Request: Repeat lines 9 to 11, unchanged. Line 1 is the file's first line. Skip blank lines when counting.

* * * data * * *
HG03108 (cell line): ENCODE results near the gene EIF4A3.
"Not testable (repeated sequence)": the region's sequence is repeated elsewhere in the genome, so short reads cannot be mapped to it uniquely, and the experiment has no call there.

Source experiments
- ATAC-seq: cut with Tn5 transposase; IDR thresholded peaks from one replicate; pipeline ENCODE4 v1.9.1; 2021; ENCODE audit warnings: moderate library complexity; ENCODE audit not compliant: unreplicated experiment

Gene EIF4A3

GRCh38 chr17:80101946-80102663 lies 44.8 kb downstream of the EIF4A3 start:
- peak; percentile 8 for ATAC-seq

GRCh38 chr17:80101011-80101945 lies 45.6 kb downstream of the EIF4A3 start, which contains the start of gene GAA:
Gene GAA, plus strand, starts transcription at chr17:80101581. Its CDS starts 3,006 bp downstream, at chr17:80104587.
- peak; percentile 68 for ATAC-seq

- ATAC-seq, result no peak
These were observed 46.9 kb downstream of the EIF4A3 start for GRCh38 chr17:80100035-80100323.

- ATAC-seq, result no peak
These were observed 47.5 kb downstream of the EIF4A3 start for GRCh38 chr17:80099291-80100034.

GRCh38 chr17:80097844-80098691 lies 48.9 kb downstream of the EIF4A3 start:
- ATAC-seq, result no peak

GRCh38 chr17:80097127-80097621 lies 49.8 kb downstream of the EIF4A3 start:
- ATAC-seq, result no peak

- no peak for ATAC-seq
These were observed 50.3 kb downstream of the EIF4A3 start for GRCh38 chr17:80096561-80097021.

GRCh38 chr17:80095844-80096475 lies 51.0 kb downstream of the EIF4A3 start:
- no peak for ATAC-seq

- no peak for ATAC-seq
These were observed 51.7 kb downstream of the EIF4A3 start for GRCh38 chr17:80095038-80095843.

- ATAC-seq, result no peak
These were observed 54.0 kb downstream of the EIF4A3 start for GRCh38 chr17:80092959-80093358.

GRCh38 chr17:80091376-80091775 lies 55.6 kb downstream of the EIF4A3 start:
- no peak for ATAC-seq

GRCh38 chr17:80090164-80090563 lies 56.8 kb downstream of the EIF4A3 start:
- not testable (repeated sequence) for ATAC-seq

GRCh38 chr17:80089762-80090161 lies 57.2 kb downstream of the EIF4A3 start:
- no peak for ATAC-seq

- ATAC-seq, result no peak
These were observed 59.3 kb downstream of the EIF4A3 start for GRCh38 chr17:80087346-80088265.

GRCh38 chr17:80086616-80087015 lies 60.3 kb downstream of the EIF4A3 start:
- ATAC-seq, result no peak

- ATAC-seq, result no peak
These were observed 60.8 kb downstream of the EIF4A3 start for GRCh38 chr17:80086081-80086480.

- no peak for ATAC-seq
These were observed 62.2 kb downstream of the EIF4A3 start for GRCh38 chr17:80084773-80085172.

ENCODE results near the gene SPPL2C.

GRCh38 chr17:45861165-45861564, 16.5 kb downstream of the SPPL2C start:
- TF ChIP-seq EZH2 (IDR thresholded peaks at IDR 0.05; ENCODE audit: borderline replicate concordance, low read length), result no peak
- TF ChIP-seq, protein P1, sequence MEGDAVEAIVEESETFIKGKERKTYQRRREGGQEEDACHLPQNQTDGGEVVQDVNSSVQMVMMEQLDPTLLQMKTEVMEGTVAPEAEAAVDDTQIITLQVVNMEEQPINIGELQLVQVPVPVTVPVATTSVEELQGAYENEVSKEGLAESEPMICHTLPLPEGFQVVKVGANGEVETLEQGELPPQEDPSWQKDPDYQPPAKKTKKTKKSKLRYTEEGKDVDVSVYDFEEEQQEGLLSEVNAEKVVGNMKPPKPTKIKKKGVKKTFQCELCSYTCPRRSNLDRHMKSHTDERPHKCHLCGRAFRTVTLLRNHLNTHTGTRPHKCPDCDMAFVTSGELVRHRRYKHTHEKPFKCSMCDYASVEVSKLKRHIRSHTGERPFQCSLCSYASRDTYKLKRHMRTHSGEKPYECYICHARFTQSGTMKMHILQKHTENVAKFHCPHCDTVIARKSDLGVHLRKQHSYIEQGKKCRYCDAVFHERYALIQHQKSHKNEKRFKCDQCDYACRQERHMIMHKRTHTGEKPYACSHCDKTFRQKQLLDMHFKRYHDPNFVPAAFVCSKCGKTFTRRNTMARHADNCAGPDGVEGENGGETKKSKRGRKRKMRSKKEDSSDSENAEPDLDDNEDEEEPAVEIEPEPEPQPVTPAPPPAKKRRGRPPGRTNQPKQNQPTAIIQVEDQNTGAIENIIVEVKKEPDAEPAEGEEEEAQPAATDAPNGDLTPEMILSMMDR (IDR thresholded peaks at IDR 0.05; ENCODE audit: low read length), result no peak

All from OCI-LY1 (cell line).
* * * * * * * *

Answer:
Gene GAA, plus strand, starts transcription at chr17:80101581. Its CDS starts 3,006 bp downstream, at chr17:80104587.
- peak; percentile 68 for ATAC-seq

- ATAC-seq, result no peak